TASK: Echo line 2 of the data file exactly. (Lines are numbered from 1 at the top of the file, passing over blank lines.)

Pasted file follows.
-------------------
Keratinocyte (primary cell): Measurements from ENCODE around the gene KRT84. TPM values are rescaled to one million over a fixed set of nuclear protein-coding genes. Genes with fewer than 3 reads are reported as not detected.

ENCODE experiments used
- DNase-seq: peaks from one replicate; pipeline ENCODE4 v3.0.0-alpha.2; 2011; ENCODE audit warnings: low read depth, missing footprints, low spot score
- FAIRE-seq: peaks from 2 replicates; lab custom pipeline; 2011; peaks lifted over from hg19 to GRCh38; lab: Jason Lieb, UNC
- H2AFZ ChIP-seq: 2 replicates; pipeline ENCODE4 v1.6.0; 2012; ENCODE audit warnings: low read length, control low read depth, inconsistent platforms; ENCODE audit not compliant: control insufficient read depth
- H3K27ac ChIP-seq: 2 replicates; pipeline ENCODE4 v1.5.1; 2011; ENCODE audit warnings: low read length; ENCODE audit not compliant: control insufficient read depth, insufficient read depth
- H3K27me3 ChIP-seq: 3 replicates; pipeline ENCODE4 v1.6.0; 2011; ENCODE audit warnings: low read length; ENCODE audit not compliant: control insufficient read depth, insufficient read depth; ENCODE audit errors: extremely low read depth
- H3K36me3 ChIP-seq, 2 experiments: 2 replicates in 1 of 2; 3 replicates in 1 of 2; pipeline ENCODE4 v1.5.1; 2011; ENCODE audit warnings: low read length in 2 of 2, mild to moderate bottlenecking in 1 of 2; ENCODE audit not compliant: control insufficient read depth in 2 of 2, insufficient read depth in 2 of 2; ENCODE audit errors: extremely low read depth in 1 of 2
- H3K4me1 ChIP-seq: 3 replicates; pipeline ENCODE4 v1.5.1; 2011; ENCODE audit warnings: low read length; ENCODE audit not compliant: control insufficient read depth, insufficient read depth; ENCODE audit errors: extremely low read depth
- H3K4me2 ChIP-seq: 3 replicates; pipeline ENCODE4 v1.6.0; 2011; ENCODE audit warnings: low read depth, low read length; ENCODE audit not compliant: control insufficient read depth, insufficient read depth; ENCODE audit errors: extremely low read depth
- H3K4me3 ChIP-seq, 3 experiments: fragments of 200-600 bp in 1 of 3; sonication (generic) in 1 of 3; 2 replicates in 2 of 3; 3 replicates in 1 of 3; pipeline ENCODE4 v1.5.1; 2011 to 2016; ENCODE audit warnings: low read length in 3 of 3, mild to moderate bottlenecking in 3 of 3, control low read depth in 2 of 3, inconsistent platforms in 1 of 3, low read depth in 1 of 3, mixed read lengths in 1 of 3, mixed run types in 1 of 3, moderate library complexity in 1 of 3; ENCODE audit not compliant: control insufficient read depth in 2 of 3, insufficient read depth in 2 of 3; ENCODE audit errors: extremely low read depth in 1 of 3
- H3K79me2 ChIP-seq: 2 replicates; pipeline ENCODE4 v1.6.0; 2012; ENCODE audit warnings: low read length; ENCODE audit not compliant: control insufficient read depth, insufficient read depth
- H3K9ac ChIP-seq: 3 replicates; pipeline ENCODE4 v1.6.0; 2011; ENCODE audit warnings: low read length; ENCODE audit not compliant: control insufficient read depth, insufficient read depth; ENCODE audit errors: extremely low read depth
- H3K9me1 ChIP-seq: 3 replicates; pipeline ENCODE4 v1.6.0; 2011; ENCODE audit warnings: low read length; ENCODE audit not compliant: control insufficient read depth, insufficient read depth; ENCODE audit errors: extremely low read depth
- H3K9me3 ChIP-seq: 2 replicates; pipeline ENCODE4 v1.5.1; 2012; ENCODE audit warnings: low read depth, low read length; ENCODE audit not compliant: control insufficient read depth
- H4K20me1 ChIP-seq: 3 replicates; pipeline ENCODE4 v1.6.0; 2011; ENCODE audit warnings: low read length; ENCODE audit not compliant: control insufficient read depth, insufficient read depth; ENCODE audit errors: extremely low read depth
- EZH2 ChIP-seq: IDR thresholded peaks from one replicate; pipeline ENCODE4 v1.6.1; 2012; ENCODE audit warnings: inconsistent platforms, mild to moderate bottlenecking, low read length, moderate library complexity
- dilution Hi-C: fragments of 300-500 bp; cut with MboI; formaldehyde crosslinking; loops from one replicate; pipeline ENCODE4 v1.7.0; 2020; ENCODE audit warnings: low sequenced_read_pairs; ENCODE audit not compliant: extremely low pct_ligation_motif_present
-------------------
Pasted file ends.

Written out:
ENCODE experiments used